Innisfil's answer to public transit – Uber – is an overwhelming success if you ask the town.
The pilot project launched in May at a cost of $26,000 and so far it has serviced 4,800 trips in and around town.
“To us that’s a big success story,” says Paul Pentikainen, Innisfil’s senior policy planner.
The town says they're covering more ground using Uber than they would've with $300,000 buses.
However, some Innisfil Uber drivers have recently quit. One saying Uber promised him incentives and didn’t follow through with bonuses, boosts and guaranteed income rates.
Innisfil Taxi says Uber hasn’t really hurt their business either; seeing only a 5 per cent dip since the program launched.
Then there's the promise of installing kiosks around town for those without smartphones or the Uber app. The kiosks were never installed. Officials say residents can call the town during normal business hours and they'll book Uber trips for them.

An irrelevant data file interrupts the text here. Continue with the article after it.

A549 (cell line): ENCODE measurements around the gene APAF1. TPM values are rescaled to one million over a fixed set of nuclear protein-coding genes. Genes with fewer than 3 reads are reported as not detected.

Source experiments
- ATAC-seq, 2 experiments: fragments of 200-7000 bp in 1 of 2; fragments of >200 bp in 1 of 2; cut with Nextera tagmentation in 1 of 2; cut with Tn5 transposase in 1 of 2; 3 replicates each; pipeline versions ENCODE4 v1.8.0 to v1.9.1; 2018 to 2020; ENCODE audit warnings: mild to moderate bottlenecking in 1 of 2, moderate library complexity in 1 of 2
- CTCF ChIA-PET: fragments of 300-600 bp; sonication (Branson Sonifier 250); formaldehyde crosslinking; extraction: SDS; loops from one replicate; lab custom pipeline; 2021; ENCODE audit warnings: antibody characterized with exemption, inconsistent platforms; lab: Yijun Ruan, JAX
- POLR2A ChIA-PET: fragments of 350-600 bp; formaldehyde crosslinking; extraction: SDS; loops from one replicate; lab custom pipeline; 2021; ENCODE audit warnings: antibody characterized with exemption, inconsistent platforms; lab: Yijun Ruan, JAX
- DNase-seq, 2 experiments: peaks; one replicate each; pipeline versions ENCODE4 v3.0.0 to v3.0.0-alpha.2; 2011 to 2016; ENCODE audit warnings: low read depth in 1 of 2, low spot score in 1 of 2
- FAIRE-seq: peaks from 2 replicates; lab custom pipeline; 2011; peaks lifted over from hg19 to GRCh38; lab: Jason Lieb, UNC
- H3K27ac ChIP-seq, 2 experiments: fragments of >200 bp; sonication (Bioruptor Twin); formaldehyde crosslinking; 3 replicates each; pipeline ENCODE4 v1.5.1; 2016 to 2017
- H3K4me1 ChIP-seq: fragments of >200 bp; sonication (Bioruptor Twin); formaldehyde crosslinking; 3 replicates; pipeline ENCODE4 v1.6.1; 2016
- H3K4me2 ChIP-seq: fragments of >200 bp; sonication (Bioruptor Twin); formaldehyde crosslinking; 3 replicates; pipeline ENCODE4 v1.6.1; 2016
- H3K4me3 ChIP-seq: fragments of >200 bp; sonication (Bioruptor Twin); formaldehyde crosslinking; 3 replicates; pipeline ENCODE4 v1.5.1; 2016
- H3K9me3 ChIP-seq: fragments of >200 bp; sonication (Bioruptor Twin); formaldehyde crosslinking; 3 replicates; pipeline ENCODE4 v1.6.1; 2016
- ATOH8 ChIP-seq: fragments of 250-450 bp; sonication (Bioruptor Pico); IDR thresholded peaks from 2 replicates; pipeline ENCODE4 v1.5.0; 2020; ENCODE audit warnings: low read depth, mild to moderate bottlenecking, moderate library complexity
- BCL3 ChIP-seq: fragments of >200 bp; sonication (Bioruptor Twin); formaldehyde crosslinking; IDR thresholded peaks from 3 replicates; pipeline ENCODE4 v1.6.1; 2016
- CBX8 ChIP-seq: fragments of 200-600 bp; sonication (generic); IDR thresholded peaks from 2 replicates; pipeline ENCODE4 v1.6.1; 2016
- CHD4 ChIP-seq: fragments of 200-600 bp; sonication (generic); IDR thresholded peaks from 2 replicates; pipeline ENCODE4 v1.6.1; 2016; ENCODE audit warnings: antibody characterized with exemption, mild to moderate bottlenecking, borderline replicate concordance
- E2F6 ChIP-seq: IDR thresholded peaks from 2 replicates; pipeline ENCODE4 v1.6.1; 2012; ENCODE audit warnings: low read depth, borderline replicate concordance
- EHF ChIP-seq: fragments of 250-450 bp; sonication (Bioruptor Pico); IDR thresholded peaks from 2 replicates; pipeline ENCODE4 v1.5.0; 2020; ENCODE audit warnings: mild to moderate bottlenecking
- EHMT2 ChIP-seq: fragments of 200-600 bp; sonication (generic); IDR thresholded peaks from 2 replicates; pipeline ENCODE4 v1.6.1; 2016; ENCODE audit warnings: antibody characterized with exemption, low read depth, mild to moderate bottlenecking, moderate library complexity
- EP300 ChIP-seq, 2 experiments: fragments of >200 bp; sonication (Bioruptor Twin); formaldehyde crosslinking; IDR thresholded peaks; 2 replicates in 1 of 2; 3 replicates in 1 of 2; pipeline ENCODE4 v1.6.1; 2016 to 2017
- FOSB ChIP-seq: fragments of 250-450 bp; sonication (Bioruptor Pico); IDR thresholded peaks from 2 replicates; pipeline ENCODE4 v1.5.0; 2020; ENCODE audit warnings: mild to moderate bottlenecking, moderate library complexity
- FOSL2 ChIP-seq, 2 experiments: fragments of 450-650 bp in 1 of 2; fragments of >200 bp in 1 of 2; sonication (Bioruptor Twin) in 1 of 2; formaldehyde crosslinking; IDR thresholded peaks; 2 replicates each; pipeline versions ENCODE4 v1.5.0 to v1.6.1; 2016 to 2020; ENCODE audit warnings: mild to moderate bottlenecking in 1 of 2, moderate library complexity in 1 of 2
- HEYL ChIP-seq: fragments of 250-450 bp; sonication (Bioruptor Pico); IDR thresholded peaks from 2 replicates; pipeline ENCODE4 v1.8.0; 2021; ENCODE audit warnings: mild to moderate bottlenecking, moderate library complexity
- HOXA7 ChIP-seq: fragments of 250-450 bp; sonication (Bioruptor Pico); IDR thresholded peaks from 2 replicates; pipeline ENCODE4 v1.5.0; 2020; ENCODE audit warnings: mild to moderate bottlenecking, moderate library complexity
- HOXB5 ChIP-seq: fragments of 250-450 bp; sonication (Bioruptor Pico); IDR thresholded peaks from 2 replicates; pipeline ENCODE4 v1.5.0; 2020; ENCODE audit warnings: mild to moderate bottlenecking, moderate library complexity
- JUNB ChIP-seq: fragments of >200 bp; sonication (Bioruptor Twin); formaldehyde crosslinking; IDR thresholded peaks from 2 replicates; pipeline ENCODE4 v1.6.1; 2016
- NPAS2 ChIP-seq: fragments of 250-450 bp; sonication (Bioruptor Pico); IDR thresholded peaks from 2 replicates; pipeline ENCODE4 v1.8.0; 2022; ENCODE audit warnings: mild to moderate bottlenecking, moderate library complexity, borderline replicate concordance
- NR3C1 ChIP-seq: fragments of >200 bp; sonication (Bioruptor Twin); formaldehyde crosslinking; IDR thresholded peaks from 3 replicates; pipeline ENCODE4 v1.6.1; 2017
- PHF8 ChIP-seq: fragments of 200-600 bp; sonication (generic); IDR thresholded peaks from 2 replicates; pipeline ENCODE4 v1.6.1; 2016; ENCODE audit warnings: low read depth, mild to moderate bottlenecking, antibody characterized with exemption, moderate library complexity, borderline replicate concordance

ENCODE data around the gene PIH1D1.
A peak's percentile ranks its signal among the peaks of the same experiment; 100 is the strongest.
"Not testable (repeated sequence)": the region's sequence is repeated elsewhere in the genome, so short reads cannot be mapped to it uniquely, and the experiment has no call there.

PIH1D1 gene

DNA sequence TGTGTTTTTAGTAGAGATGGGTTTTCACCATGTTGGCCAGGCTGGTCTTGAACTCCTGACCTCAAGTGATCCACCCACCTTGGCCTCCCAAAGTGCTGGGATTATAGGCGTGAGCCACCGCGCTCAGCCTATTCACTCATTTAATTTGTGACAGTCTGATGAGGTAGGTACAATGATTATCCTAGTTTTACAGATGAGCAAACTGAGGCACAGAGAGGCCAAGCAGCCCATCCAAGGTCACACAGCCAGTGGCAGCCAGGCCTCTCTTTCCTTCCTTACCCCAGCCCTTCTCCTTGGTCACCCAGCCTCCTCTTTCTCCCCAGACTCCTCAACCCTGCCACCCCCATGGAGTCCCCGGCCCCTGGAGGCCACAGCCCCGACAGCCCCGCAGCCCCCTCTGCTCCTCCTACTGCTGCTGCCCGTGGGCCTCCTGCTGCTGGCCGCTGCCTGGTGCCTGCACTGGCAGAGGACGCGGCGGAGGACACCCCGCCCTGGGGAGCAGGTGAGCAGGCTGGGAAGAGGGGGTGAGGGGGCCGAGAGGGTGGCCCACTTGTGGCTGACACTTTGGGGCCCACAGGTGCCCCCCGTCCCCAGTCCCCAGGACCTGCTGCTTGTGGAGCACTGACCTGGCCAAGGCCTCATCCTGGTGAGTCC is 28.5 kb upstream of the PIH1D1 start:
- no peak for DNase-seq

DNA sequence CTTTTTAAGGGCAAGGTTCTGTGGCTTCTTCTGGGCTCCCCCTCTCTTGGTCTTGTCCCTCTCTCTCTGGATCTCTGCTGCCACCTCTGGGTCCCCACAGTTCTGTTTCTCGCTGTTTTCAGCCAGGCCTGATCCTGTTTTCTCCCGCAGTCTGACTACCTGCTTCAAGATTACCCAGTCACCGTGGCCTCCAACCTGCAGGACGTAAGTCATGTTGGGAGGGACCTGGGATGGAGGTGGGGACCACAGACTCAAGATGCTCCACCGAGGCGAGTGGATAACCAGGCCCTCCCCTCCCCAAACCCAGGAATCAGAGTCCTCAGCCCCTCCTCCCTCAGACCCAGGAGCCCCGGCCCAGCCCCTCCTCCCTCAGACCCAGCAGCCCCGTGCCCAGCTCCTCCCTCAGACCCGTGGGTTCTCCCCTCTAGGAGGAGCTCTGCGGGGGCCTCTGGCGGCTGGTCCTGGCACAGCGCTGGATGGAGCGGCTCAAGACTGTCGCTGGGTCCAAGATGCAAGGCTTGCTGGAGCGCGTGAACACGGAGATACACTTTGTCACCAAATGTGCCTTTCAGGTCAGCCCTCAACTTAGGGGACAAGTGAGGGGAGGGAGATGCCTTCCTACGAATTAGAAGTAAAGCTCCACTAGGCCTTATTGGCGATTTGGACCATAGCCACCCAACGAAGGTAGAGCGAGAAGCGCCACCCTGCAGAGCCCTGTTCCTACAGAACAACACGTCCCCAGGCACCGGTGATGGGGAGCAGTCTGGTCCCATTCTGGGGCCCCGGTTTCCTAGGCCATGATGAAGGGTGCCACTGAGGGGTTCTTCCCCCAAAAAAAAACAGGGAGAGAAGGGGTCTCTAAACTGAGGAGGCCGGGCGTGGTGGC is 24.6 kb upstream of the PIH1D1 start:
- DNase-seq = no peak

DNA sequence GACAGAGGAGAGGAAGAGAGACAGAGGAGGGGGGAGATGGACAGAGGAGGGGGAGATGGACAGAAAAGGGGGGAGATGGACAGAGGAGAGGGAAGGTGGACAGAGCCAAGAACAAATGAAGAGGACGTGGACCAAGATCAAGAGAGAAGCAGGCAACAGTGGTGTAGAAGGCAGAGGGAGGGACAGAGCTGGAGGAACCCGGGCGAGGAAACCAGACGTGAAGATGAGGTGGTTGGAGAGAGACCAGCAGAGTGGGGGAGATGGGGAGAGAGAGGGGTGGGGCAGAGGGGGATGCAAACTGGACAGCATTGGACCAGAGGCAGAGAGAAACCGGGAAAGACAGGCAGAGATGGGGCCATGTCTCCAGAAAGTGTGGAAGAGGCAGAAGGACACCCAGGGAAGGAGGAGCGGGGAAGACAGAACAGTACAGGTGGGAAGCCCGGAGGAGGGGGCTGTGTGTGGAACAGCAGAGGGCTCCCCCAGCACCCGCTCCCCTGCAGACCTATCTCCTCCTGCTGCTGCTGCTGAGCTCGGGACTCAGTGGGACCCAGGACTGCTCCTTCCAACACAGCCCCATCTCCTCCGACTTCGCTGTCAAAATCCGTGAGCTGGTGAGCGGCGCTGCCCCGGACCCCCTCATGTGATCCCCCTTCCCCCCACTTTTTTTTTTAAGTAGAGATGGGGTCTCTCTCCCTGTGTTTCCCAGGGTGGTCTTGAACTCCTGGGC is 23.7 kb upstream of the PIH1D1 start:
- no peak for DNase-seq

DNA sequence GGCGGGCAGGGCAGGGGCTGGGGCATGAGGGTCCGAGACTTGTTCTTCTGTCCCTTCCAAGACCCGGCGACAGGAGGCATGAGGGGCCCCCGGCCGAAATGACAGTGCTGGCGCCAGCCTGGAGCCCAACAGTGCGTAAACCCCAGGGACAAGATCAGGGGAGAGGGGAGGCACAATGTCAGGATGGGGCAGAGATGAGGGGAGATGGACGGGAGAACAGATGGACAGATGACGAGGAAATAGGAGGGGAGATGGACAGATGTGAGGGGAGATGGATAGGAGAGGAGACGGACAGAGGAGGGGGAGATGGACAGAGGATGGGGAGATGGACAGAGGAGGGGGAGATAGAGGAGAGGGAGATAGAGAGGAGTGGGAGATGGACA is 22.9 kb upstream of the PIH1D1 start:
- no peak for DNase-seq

Speaking with CTV News, an Innisfil Uber driver named Tony says this is his full-time job and he's making more than he did at his previous place of employment.
He says he averages between 16 and 20 fares a day, each between $6 and $15 dollars. Though he admits he's got the market cornered right now with just six active Uber drivers around town.